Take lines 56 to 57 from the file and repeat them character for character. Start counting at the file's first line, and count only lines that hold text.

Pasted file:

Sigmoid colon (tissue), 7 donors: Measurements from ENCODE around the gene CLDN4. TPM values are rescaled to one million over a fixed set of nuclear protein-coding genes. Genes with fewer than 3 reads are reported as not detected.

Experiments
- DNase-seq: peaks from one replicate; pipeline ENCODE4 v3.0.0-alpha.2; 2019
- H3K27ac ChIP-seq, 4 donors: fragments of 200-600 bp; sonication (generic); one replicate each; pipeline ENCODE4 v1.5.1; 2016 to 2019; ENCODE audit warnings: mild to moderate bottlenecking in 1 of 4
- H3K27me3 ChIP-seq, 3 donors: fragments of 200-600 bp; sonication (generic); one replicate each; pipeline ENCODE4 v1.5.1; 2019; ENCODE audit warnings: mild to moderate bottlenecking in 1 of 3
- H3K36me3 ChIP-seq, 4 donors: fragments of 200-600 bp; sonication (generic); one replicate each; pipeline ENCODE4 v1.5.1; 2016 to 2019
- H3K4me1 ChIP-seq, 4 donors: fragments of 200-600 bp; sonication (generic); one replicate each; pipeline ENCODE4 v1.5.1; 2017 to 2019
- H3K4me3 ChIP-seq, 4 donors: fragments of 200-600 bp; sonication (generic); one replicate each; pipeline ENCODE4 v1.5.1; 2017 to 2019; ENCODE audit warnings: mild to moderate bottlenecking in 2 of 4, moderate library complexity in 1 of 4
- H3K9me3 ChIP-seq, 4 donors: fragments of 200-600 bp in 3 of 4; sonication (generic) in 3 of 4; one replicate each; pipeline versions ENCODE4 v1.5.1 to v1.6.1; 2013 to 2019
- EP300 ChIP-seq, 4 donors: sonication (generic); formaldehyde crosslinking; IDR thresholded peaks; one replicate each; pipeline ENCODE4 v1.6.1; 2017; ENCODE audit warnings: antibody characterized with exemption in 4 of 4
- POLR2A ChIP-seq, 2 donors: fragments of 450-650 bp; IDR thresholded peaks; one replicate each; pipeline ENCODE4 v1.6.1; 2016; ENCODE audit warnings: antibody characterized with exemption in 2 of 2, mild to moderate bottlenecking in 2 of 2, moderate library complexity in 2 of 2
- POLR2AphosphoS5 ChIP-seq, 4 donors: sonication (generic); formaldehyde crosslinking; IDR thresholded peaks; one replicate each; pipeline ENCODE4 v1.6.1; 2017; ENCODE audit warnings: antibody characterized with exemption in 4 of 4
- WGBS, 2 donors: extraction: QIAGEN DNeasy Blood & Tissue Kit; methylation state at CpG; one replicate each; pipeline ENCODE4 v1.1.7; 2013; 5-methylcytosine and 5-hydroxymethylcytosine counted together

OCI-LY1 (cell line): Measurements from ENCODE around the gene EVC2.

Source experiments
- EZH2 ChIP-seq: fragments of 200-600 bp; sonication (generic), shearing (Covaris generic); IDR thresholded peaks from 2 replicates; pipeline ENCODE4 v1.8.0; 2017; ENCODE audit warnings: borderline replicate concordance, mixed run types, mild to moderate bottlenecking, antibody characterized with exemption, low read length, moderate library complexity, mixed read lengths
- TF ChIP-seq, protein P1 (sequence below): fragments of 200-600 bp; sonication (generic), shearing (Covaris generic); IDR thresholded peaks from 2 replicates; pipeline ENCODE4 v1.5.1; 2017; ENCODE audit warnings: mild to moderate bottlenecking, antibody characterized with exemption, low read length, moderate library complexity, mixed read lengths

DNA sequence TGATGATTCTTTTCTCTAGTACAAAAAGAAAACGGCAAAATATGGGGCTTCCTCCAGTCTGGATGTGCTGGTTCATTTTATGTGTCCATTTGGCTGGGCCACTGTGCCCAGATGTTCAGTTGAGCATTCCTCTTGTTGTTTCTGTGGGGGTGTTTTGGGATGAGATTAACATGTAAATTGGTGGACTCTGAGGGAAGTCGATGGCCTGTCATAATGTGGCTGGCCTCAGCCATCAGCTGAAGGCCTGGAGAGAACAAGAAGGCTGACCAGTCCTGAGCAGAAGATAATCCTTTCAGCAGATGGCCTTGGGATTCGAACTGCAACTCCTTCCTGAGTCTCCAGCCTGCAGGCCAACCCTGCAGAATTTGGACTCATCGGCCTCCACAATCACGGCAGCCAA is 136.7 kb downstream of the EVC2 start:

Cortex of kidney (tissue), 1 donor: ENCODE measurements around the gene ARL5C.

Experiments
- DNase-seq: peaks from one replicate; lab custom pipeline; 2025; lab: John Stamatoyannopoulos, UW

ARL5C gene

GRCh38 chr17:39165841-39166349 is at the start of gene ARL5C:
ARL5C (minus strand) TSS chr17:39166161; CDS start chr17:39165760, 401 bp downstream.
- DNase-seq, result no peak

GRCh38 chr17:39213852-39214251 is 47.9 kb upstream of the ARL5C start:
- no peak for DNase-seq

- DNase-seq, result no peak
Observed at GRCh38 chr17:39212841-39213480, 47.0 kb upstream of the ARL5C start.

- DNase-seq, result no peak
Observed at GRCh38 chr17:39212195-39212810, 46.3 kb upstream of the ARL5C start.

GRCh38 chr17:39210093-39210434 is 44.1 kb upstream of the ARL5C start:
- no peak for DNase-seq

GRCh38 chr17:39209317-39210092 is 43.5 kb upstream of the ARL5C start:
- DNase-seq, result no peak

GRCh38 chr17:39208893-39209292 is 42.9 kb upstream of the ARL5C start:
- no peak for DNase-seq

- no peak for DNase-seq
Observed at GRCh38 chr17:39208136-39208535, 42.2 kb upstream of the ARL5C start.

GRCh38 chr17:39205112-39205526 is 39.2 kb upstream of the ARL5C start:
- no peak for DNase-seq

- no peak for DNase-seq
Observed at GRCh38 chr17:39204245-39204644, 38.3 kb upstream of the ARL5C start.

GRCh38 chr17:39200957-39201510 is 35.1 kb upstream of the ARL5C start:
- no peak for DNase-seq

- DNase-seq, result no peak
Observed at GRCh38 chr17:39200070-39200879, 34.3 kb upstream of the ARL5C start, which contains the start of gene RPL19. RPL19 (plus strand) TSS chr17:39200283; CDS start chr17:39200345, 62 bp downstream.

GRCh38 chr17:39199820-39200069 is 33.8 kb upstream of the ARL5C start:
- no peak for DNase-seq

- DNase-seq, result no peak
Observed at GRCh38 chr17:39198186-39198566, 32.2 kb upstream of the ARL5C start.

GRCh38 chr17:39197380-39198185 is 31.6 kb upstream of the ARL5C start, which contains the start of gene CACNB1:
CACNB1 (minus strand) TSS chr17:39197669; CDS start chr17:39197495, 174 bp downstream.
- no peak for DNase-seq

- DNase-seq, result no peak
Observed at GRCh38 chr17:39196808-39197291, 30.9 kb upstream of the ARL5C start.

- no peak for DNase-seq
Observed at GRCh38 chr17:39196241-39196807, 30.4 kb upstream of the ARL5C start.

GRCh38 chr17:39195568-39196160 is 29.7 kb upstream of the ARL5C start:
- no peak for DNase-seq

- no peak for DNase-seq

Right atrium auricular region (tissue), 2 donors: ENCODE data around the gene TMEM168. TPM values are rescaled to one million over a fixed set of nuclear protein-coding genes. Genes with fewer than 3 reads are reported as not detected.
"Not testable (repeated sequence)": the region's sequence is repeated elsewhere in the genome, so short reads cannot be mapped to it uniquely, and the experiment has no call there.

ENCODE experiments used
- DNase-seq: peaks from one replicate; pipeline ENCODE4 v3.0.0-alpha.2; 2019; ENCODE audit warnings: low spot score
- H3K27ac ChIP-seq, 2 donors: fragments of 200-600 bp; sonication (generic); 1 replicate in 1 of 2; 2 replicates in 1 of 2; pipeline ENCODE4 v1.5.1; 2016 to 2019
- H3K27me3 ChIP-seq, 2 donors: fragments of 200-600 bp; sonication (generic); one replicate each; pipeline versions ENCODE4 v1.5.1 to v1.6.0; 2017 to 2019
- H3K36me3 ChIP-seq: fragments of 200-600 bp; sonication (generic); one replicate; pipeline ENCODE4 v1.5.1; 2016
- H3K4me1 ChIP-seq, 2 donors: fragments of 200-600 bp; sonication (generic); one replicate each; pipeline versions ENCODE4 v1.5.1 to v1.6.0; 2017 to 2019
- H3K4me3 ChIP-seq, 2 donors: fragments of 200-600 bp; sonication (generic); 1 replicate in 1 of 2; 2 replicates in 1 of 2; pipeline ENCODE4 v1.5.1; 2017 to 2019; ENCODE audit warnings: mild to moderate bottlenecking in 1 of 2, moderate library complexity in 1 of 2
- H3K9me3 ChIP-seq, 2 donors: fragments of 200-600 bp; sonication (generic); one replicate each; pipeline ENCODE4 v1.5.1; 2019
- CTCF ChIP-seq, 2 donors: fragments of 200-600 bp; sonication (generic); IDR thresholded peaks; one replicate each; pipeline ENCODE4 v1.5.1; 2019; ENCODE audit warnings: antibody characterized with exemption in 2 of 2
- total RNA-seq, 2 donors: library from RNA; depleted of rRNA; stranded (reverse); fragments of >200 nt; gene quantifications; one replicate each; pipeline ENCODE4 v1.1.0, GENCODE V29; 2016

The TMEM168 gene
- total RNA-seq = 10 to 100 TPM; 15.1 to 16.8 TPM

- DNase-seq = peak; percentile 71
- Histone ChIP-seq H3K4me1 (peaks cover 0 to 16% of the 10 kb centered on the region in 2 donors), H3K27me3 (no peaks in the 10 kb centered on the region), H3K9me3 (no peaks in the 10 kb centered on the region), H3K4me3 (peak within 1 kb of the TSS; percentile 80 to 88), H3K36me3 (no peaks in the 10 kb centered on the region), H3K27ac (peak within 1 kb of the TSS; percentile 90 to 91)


Observed at GRCh38 chr17:39196808-39197291, 30.9 kb upstream of the ARL5C start.

- no peak for DNase-seq